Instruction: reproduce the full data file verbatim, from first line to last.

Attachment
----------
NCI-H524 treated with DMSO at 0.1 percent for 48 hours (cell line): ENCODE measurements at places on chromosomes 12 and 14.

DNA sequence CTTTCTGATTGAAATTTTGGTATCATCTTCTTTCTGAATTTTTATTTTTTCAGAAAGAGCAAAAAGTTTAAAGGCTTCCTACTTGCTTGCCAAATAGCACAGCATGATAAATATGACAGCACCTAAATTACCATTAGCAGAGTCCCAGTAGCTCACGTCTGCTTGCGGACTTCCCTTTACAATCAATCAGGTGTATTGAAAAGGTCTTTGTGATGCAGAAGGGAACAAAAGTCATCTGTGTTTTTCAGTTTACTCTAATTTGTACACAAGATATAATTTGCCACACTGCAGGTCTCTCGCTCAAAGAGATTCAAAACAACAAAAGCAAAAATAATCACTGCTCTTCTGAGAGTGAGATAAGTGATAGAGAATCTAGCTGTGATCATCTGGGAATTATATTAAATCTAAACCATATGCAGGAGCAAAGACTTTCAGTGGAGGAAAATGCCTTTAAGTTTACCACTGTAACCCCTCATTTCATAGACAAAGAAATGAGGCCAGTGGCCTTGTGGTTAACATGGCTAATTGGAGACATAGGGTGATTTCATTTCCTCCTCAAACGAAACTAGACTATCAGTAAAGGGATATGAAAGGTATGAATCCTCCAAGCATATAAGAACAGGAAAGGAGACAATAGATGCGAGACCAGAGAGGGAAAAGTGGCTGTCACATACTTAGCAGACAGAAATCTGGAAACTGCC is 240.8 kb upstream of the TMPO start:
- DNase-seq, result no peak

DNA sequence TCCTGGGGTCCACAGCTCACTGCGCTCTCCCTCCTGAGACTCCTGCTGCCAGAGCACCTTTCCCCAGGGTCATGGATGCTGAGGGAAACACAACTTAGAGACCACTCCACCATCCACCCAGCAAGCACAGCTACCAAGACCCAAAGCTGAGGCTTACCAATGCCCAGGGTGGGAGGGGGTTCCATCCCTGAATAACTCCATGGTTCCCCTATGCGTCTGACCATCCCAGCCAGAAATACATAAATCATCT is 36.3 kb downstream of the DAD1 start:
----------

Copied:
NCI-H524 treated with DMSO at 0.1 percent for 48 hours (cell line): ENCODE measurements at places on chromosomes 12 and 14.

DNA sequence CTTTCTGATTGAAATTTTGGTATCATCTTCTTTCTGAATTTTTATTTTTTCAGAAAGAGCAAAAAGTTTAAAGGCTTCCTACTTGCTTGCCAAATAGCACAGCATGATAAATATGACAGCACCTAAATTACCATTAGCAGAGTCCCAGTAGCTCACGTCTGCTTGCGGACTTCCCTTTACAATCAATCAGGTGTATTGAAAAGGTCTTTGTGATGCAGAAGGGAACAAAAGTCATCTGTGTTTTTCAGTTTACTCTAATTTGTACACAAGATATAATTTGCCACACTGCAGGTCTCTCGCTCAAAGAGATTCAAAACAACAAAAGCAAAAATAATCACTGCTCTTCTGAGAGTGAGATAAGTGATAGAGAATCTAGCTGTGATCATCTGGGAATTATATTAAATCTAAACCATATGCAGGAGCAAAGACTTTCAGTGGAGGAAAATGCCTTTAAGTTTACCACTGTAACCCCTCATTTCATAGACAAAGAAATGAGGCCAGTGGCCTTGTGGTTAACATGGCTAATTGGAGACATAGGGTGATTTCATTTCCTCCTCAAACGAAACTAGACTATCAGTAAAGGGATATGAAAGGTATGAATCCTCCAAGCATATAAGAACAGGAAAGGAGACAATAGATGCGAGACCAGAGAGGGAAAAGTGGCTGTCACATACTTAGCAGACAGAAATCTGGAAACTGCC is 240.8 kb upstream of the TMPO start:
- DNase-seq, result no peak

DNA sequence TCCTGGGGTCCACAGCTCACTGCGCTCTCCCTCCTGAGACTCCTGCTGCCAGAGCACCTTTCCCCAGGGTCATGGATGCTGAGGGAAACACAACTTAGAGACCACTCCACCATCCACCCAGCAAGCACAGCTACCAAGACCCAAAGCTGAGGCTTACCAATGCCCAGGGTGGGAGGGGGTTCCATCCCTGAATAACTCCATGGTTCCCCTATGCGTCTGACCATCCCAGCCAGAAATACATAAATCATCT is 36.3 kb downstream of the DAD1 start: